The invasive usurpers from South America have proved difficult to fight with insecticides and other traditional measures. Scientists hope the new genetic information will help.
In 1907 Argentine ants (Linepithema humile) arrived in Los Angeles via a cargo ship. Within just a few years of their arrival the six-legged stowaways formed a single, massive colony—known as a supercolony—that stretched through California from south of the Mexico border to San Francisco
A liberal spraying of pesticides in the past century has done nothing to diminish the ants’ numbers—L. humile infestations are the most common cause of pest control calls in southern California. The Argentine ant’s takeover of coastal California is marked by small shifts in the local, native ecosystem. Populations of the coast horned lizard (Phrynosoma coronatum) have declined sharply in recent years due to the displacement of native ants the lizard depends on for food. Citrus farmers have required increasing quantities of pesticides to cope with rising numbers of aphids, scale insects and other pests that the Argentines actively protect in exchange for the sweet honeydew they produce.
In an effort to better understand and help combat the ants, a group of researchers led by Neil Tsutsui at the University of California, Berkeley, sequenced the genome of L. humile. The results were published January 31 in Proceedings of the National Academy of Sciences.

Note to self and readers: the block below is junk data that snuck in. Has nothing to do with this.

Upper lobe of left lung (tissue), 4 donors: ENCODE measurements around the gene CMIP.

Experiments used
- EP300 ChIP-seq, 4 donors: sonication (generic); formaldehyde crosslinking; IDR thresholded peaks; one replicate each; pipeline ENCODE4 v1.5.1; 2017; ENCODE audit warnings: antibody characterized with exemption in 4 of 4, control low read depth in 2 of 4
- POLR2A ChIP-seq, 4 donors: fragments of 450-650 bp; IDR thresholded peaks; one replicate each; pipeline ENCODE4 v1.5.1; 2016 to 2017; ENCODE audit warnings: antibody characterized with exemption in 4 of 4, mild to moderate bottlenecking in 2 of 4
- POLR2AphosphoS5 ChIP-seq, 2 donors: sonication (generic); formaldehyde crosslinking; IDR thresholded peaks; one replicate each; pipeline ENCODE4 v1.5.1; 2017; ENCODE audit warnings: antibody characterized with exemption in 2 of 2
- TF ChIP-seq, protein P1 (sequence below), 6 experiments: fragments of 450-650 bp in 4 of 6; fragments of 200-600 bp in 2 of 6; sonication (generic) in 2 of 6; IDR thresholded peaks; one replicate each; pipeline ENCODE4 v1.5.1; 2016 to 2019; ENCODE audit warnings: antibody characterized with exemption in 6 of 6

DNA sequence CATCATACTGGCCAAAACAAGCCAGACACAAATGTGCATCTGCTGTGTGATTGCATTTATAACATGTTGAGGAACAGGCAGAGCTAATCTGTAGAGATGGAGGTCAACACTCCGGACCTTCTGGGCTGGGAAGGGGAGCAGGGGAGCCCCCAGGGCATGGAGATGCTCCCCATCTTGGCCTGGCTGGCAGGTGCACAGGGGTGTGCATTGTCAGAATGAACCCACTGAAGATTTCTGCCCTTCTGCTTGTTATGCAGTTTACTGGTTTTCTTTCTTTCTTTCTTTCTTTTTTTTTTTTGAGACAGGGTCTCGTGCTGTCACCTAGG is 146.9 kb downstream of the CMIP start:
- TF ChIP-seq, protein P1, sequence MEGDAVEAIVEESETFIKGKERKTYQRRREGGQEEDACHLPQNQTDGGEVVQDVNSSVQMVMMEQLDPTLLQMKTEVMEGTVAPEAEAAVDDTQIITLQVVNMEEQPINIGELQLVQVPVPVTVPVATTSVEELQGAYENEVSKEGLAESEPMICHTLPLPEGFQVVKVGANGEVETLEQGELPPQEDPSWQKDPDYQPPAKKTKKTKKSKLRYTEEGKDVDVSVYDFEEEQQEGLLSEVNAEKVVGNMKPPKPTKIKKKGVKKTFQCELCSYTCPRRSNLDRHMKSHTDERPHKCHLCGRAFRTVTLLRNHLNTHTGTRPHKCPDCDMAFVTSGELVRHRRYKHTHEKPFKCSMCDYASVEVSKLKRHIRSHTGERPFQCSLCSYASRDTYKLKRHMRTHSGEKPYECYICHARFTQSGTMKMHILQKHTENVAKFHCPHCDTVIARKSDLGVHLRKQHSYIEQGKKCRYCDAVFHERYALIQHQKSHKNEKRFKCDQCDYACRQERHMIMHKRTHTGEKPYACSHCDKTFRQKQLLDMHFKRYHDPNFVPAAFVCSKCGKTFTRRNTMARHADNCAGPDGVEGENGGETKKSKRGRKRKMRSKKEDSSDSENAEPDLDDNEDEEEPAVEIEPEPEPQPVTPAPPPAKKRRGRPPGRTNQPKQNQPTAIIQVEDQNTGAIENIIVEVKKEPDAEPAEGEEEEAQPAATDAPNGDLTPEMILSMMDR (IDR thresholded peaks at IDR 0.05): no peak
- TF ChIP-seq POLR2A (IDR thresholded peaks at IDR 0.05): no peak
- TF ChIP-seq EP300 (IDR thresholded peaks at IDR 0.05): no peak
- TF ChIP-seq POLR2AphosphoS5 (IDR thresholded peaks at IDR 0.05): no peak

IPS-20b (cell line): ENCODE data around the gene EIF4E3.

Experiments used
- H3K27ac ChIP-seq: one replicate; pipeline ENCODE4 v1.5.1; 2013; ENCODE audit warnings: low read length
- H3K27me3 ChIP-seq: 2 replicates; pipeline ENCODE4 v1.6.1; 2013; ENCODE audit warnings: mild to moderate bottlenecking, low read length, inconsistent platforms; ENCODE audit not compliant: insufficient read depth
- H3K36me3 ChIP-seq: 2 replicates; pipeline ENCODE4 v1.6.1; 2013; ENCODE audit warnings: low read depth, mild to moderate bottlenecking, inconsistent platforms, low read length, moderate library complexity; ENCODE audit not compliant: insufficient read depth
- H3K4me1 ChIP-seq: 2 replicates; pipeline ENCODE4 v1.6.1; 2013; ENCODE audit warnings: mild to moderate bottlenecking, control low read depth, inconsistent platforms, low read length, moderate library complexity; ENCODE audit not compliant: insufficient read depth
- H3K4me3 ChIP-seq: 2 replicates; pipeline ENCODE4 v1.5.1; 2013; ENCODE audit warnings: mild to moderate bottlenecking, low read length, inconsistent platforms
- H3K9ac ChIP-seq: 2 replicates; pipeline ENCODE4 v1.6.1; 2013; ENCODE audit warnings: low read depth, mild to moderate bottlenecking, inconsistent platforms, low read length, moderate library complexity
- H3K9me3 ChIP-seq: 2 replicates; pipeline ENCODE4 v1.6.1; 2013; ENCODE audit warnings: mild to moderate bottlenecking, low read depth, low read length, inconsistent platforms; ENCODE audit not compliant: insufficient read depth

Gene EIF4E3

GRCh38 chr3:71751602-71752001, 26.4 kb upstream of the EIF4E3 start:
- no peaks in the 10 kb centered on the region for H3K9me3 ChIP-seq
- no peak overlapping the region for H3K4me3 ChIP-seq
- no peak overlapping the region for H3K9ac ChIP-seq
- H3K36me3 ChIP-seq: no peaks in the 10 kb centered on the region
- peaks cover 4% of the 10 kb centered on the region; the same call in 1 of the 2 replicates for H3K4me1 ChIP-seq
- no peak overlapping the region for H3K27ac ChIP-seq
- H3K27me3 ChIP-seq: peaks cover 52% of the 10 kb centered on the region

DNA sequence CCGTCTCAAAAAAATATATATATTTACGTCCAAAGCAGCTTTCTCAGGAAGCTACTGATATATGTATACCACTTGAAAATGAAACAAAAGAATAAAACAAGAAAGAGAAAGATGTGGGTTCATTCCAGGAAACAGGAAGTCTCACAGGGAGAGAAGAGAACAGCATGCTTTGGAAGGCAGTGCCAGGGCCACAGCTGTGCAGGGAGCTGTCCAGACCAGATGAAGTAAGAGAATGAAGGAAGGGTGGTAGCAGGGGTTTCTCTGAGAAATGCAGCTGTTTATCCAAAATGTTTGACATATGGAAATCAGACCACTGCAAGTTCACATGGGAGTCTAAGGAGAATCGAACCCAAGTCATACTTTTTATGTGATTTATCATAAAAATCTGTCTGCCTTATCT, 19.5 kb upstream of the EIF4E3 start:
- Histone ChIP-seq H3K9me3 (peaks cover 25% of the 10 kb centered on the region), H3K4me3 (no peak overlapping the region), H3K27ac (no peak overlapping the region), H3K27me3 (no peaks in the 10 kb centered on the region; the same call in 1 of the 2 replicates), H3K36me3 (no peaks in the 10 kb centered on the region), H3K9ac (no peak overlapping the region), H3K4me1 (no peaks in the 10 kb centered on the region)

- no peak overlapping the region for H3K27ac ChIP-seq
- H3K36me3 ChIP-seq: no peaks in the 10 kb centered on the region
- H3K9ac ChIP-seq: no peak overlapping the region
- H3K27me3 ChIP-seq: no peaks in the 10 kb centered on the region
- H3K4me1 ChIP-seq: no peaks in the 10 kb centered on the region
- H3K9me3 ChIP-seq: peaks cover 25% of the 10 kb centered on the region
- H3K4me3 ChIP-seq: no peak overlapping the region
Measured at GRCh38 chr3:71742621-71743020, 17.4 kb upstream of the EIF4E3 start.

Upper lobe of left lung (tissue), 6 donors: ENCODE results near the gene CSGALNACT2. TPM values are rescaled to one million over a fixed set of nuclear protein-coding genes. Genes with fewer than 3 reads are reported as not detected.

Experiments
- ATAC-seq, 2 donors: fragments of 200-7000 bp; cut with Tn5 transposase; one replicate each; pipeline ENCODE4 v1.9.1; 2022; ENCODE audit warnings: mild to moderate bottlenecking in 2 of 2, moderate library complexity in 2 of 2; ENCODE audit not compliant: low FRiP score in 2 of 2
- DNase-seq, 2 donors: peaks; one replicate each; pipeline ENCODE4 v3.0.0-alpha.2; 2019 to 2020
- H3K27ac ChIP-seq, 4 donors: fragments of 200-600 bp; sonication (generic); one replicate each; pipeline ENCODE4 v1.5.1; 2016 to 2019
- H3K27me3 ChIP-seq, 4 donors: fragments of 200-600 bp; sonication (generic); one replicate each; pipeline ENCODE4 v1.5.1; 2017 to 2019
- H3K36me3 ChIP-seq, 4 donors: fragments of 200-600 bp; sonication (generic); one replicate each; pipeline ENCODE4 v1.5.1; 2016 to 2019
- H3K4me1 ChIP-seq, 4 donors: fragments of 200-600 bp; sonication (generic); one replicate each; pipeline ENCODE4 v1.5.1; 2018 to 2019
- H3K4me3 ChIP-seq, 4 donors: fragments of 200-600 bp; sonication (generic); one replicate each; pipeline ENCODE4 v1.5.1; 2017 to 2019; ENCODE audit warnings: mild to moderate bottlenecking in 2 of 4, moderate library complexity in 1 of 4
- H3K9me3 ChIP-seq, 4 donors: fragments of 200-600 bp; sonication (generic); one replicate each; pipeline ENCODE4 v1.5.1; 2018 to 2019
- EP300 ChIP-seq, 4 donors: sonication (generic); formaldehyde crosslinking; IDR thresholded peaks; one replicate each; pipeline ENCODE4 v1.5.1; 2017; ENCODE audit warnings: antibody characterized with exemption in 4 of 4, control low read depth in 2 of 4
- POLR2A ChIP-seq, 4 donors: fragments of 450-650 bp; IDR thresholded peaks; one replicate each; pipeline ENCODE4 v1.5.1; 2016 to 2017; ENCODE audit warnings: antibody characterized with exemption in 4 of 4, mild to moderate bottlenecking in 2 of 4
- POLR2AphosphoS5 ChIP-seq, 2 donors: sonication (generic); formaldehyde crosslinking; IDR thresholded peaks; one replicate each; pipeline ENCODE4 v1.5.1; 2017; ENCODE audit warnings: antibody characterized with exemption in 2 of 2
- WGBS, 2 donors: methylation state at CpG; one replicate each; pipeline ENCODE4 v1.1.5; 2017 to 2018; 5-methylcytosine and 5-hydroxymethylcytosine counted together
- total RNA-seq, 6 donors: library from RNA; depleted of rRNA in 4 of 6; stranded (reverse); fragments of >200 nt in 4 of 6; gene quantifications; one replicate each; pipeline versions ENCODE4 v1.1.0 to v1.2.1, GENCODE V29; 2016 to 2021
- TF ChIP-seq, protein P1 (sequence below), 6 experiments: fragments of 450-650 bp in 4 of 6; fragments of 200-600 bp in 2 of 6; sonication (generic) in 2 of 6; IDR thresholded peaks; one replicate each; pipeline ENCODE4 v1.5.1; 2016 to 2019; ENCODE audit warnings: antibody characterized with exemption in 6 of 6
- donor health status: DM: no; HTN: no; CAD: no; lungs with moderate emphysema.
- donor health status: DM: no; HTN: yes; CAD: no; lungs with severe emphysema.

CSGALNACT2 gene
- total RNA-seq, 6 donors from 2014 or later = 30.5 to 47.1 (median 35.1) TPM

“An increasingly large number of research groups are focusing on Argentine ants because of their agricultural problems,” Tsutsui says. “One of our main goals was just to provide a large resource for the community of scientists that study Argentine ant biology.”
Tsutsui and colleagues found an unusually large number of chemical receptor genes that allow the ants to recognize and process different environmental chemical cues. The Argentines have 367 of these genes, compared with 174 in honeybees and 79 in mosquitoes. All ants communicate largely by “smelling” different chemicals in the environment with their antennae. Tsutsui said that identifying both the chemicals and the messages they send, researchers might be able to disrupt the Argentines’ normal behavior.
“We know a lot about the behavioral processes that are regulated by these chemicals, and we know a lot about the chemicals themselves, but we don’t know much about the missing links in between those two things,” Tsutsui says.